A White Knuckle Day

May 07, 2010 12:02 AM ET
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Contributor Since 2007

Old Trader is a 63 year old private investor, managing a retirement portfolio constructed to a) generate a high current yield, b) preserve capital, and c) increase capital. His methodology involves taking a "top down" macro view to identify favorable trends, and then engage in fundamental analysis at the company level to identify "best of breed" companies that will benefit from those trends. He employs some simple TA to help determine favorable entry and exit points for positions. The ultimate goal is the construction of an "absolute return" portfolio, fully recognizing that such a portfolio will lag in a strong bull market, but will result in much smoother returns, a characteristic he feels is critical for retirement accounts. Founder and moderator of Chicagoland Investors' Group. Monthly Sunday brunch meetings to discuss markets and investing/trading strategies. I can be reached at sangamon_asset@msn.com

While there's little to no doubt that "something" happened, to exascerbate the sell-off on Thursday, the important thing to focus on, in my opinion, is that what's going on in the Eurozone is most definitely pressuring the markets in a most negative fashion.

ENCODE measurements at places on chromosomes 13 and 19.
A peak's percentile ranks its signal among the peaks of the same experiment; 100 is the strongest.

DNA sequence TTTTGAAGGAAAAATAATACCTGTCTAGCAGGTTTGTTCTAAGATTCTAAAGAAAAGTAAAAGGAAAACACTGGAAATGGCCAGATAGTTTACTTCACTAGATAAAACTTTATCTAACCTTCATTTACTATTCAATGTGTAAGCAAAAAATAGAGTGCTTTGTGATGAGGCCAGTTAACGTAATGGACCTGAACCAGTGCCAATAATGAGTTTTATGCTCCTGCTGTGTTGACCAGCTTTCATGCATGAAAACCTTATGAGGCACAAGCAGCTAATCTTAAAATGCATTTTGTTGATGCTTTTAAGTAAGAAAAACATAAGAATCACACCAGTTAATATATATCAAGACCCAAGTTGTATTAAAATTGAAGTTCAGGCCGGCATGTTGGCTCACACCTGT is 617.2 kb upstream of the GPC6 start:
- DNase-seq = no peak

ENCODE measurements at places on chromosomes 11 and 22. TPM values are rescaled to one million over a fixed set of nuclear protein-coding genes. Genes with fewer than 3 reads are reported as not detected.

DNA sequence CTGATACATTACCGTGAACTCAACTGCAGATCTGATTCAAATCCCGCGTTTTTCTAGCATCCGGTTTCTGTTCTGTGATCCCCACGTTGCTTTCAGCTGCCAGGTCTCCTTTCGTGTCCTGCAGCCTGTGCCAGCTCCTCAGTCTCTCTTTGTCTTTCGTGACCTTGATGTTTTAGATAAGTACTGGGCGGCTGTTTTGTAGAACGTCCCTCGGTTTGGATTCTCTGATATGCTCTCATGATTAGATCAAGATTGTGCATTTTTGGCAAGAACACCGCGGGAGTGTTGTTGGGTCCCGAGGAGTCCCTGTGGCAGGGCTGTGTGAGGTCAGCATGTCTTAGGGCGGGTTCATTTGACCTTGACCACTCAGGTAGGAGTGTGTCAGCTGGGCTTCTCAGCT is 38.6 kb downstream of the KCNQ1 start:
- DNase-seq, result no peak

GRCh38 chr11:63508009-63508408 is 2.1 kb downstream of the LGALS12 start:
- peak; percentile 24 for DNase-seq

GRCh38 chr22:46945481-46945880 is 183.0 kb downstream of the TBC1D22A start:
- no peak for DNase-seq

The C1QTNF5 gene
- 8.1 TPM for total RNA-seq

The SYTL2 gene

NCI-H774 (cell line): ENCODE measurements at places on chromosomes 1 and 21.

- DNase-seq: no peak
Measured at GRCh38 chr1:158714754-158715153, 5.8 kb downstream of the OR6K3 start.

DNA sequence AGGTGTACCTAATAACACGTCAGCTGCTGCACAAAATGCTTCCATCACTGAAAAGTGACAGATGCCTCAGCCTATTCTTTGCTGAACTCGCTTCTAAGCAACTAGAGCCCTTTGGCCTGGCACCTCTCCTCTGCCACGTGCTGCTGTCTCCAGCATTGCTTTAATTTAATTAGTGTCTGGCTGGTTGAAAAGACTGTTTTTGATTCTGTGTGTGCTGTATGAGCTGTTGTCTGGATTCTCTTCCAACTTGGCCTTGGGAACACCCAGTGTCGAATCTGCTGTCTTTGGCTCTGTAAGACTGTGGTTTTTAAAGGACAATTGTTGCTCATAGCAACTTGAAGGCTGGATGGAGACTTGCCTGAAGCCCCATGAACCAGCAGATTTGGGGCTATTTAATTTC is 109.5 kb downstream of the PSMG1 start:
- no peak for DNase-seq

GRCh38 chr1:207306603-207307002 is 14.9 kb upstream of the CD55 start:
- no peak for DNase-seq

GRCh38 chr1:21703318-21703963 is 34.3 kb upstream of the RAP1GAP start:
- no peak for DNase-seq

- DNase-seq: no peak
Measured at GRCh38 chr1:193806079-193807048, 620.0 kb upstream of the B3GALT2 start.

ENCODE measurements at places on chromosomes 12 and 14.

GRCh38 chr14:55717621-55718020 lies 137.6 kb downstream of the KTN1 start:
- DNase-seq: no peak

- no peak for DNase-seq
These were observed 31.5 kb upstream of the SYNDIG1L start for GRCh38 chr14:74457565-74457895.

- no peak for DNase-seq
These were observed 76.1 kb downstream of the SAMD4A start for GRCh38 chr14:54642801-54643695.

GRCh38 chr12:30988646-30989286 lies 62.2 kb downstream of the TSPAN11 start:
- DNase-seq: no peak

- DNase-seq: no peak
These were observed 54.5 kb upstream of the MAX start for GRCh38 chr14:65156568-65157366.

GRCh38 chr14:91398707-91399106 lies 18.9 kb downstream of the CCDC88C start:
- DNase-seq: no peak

What some fat fingered trader at some prop desk may, or may not have done, only added some frisson to what had been shaping up as an another fairly seriously down day. I'm of the opinion that those who have been pooh-poohing Greece's problems as a tempest in a teacup, are missing the big picture, so to speak. Just as a carelessly discarded cigarette, or an improperly extinguished campfire can burn down a whole forest, severe problems within a small nation can quickly flare out of control.

From where I'm sitting, it appears that the various actors across the pond, are making the same mistakes that were made here, when the subprime and other credit problems first appeared here. Ignoring the problem when it first appeared; then, when that became increasingly difficult to do, responding with "half-measures".....believeing that anything else might cause a panic. Finally, when "something" causes the situation to spiral out of control, "Defcon 4/Red Alert" is sounded, and there's rush to man the pumps.

To err on the side of caution, seems to be missing from the play book.

Disclosure: No positions

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